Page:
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8 Most Beautiful Ducks

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If there’s one adjective that suits birds perfectly, it’s beautiful. From peacocks and swans, to macaws, flamingoes, and ducks, many avian breeds are quite pleasing to the eyes.

very cute duckling with white flowers and grass

People keep ducks for various reasons: for meat, eggs, feathers, and for ornamental purposes. Of course, if ducks were not beautiful, no one would think of using them for ornamental purposes.

You’ve probably seen one or two ducks in your life – and yes, maybe you thought some of them were beautiful.

But have you ever considered all the beauty that different breeds of ducks have to offer? Here are eight of the most beautiful ducks.

1. Mandarin Duck

Mandarin Duck standing in a pond

The Mandarin Duck originated from East Asia. Ducks of this breed are usually found in freshwater and wetlands. You’ll also find them in lakes, ponds, parks, and around trees.

The male Mandarin Duck is a sight to behold. He has multicolored plumage featuring orange cheeks, pale-orange sides, and orange sails with blue stripes on his back.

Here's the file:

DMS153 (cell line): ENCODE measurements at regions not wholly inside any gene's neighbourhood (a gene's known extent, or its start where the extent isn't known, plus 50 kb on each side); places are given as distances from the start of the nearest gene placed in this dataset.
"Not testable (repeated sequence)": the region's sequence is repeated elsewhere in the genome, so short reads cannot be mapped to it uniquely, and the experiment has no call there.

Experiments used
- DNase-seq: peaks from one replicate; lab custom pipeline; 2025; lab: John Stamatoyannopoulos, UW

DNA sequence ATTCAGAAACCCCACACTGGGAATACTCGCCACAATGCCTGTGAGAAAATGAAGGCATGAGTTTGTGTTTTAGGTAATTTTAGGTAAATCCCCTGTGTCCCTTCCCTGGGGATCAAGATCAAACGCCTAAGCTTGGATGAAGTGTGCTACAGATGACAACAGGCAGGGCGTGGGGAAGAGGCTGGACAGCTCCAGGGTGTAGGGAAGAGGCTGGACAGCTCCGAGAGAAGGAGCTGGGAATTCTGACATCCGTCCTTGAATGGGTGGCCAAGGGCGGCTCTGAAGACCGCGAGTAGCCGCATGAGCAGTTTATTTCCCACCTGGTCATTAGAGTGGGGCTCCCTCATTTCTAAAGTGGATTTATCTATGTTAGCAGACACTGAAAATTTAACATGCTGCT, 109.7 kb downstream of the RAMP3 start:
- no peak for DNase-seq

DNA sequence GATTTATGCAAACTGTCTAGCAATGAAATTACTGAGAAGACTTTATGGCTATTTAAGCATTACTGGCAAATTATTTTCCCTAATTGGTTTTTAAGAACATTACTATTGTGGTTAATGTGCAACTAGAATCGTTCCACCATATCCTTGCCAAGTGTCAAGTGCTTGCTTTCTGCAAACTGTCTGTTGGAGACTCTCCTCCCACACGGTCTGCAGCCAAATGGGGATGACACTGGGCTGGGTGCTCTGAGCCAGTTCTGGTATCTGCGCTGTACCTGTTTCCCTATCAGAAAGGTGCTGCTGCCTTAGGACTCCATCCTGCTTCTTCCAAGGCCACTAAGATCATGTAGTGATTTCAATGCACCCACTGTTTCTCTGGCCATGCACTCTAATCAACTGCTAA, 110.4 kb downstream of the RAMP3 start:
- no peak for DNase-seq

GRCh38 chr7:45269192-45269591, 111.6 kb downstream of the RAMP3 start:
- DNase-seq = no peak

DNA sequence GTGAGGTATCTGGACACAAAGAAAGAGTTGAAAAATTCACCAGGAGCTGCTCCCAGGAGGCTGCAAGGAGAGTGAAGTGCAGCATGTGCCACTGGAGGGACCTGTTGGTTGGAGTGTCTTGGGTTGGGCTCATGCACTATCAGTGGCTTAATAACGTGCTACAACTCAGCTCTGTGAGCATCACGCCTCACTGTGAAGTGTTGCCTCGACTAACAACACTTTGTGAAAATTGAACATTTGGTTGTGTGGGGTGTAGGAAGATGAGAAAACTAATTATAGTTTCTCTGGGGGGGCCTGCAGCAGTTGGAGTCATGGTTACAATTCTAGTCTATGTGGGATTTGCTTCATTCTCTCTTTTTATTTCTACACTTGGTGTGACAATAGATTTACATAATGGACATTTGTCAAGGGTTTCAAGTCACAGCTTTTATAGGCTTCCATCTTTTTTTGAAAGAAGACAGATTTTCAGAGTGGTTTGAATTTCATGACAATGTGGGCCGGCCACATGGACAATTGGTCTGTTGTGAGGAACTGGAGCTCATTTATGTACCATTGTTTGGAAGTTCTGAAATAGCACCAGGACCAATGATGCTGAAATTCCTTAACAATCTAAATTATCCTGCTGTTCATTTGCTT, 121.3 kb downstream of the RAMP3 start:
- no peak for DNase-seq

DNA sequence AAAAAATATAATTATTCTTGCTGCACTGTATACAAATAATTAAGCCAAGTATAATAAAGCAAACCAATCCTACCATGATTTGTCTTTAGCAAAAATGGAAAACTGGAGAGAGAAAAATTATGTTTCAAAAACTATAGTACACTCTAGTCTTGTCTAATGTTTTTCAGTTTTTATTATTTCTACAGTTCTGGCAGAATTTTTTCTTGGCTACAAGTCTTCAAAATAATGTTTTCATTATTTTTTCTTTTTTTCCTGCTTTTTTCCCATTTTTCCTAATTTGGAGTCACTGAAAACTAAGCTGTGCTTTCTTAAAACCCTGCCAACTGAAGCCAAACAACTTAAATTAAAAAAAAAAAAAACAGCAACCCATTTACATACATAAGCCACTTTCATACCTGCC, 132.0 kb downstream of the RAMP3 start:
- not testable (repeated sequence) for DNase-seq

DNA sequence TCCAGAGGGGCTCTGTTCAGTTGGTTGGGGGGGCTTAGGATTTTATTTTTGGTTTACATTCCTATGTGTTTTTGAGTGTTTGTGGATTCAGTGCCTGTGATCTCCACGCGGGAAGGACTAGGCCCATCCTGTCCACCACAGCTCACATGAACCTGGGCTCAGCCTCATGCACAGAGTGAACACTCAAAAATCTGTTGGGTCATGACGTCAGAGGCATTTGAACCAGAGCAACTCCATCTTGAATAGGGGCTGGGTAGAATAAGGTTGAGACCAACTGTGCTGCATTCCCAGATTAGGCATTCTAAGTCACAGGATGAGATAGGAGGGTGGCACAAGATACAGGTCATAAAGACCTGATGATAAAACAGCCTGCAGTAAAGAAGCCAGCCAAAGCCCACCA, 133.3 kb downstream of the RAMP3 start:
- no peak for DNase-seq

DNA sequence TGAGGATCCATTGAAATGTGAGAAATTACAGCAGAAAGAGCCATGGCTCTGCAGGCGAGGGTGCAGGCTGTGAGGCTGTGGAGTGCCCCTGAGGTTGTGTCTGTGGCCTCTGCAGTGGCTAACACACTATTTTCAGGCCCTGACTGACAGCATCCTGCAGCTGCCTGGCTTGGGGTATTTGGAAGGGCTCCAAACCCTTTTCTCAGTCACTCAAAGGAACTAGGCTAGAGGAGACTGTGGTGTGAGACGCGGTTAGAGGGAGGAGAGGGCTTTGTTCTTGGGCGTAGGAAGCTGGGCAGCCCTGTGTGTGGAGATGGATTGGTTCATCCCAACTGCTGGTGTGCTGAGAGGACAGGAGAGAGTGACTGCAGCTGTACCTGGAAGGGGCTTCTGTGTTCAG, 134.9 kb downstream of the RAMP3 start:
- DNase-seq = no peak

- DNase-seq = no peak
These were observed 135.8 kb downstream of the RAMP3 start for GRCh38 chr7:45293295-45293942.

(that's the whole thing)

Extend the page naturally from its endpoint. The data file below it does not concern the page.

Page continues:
He has a red bill with white tip, and his head is colored white, pale orange, and blue.

The females’ plumage is not as ornate as the males’. They have grey heads, white eye strips, brown feathers on their back, and grey bills.

Mandarin Ducks usually move alone or in pairs, but when winter comes, you may see a large flock moving around.

Although they are waterfowls, you’ll find that they make their nests inside trees. On average, Mandarin Ducks live for about 6 years.

2. King Eider

baby King Eider duck

The King Eider is a large duck commonly found around seas and oceans. They usually nest in arctic tundra – close to lakes and ocean coasts around summer.

But in fall or winter, they move toward areas around the southern edge of sea ice or polynyas.

Like the Mandarin Ducks, the male King Eider is the more ornate one. He has a black-and-white body, white breast area, and orange bill. His oblong head is colored orange, green, and pale blue.

The plumage of a female King Eider is brown with black mottles, and their bill is black. They usually reside in the tundra landscape near water, a rock, or a ridge, and they attend to the nest alone.

Female King Eiders have a clutch size of 2-7 olive-buff – olive eggs that they cover with low vegetation. The incubation period is 22-24 days, and they do not feed much during this time.